The program, which began in 2015, has thus far been on time and on budget, he said.
Bush said choosing the name amounted to a major milestone for the program, which signaled the Army’s confidence in the new product.
“It’s really cool to get to name something after two amazing soldiers,” he said. “The armor community, the infantry community worked really hard on that, and came up with I think a really good solution. So, it’s exciting to get out of the acronym business [calling it the MPF] and into actually calling it something it’s for real going to be called.”
Staff Sgt. Stevon A. Booker
Staff Sgt. Booker’s Distinguished Service Cross, the second-highest Army medal for battlefield heroics, was awarded April 5, 2019, exactly 16 years after he was killed. Booker’s death came as he protected his flank while helping lead the 3rd ID’s assault into Baghdad, known as the Thunder Runs, which toppled Saddam Hussein’s regime at the opening of Operation Iraqi Freedom.
When his tank unit came under fire during the raid into Iraq’s capital, Booker “immediately reacted,” according to the award citation. As he communicated the situation with his commanders, he returned fire on the machine gun mounted on his Abrams tank and “reassured his crew that they would make it to their objective.”
"When both his and his crew's machine guns malfunctioned, Booker, with total disregard for his personal safety, exposed himself by lying in a prone position on top of the tank's turret and accurately engaged the enemy forces with his personal weapon," according to the award citation. "While exposed, he effectively protected his platoon's flank and delivered accurate information to his command during a critical and vulnerable point of the battle."
From that exposed position, he destroyed an enemy vehicle before the troops inside could attack his platoon, and he continued to fire on enemy forces while the tank rolled through the fight for nearly 5 miles “until he was mortally wounded,” according to citation.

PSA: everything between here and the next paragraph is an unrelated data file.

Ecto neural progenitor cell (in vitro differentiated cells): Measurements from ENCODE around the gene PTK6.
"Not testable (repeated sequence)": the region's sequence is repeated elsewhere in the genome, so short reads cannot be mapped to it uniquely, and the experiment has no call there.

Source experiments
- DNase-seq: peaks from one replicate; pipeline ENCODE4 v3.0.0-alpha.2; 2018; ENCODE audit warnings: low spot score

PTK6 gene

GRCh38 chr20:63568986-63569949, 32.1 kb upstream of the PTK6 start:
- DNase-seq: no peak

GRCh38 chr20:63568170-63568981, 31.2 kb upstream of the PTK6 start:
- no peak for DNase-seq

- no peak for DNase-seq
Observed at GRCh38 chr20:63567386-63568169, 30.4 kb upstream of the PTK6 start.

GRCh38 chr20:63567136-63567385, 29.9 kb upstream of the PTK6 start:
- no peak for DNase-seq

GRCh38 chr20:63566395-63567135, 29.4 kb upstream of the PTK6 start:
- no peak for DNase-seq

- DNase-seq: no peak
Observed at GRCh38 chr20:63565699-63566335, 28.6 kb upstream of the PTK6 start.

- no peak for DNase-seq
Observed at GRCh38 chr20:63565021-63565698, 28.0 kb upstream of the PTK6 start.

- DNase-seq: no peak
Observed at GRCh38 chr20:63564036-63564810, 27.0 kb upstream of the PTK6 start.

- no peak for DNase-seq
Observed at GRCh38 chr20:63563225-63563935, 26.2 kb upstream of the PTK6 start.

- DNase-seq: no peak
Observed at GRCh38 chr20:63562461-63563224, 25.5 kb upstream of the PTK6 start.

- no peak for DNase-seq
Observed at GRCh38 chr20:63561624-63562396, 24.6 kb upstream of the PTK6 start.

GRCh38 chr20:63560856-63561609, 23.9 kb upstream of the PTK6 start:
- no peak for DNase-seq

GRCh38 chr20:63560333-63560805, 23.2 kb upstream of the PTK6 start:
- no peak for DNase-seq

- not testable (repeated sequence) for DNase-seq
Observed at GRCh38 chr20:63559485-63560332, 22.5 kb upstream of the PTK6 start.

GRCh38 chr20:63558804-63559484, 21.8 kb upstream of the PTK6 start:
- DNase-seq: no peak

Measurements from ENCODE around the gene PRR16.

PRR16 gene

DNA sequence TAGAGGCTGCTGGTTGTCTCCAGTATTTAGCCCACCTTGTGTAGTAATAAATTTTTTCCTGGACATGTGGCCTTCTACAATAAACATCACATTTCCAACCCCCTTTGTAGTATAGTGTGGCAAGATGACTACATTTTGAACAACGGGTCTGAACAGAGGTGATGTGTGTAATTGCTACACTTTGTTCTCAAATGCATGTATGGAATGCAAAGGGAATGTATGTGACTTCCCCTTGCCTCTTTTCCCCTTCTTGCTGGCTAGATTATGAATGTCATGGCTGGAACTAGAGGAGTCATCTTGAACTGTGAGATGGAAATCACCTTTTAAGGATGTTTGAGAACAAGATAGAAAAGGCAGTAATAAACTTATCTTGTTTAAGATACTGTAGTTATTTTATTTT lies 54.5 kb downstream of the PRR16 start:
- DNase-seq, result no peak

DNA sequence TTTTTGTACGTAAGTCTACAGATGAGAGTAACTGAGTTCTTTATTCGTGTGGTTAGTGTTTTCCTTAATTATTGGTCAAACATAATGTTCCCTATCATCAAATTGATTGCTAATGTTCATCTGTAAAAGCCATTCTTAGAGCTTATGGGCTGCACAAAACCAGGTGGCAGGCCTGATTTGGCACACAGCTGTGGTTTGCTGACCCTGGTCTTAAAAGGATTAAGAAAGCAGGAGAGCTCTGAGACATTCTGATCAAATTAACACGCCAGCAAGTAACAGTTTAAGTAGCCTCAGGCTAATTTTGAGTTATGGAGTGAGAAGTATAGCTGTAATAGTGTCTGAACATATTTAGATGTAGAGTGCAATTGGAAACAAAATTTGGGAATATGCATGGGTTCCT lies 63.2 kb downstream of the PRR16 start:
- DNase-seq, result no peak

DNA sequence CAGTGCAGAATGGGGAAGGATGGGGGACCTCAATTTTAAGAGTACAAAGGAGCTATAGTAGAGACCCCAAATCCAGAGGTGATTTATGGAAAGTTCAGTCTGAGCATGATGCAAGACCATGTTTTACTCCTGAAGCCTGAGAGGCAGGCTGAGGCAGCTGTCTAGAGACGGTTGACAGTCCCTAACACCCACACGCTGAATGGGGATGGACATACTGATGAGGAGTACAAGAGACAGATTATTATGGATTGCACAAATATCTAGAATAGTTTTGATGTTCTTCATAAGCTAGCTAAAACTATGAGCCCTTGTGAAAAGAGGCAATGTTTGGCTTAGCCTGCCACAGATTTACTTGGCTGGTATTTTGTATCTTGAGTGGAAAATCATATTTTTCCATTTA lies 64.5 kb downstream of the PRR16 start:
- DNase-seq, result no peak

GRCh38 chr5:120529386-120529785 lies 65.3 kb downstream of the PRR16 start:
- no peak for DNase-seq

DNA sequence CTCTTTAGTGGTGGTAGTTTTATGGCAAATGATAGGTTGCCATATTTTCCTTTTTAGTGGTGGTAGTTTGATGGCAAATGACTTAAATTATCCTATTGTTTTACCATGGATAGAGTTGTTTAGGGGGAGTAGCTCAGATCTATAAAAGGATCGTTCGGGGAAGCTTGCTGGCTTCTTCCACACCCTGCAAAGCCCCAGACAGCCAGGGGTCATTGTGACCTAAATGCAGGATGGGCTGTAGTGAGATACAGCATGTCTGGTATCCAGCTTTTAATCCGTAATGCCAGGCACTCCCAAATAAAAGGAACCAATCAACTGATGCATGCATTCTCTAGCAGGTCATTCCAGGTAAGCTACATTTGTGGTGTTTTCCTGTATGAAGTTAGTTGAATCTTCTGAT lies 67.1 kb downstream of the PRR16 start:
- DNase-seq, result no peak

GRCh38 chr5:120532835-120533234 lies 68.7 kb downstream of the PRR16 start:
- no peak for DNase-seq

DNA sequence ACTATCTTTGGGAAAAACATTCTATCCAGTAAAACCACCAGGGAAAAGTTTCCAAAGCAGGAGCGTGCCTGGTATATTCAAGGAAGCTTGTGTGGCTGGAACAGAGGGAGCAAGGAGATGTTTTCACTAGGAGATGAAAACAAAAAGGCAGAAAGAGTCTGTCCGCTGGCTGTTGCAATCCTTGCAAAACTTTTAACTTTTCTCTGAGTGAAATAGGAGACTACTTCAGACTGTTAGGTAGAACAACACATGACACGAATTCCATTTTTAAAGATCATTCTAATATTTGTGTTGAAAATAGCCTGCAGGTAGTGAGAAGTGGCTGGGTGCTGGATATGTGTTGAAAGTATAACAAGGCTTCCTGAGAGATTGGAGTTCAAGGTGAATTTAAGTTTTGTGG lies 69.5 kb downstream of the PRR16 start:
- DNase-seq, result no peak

Pvt. Robert D. Booker
Pvt. Booker was awarded the nation’s highest military honor about a year after his April 9, 1943, death while engaged with enemy forces near Fondouk, Tunisia.
Under heavy machine gun and mortar fire, Booker carried a light machine gun and a box of ammunition “over 200 yards of open ground” to set up a fighting position, according to his medal citation.
“He continued to advance despite the fact that two enemy machine guns and several mortars were using him as an individual target,” the citation reads.
As he neared his chosen fighting position, enemy artillery fire began to fall near him, but he “immediately commenced firing” on two enemy machine gun positions.
He was wounded, but he continued to fight, destroyed one machine gun position before he was struck again, suffering the wound that would kill him.
“With his last remaining strength, he encouraged the members of his squad and directed their fire,” according to his Medal of Honor citation. “Pvt. Booker acted without regard for his own safety. His initiative and courage against insurmountable odds are an example of the highest standard of self-sacrifice and fidelity to duty.”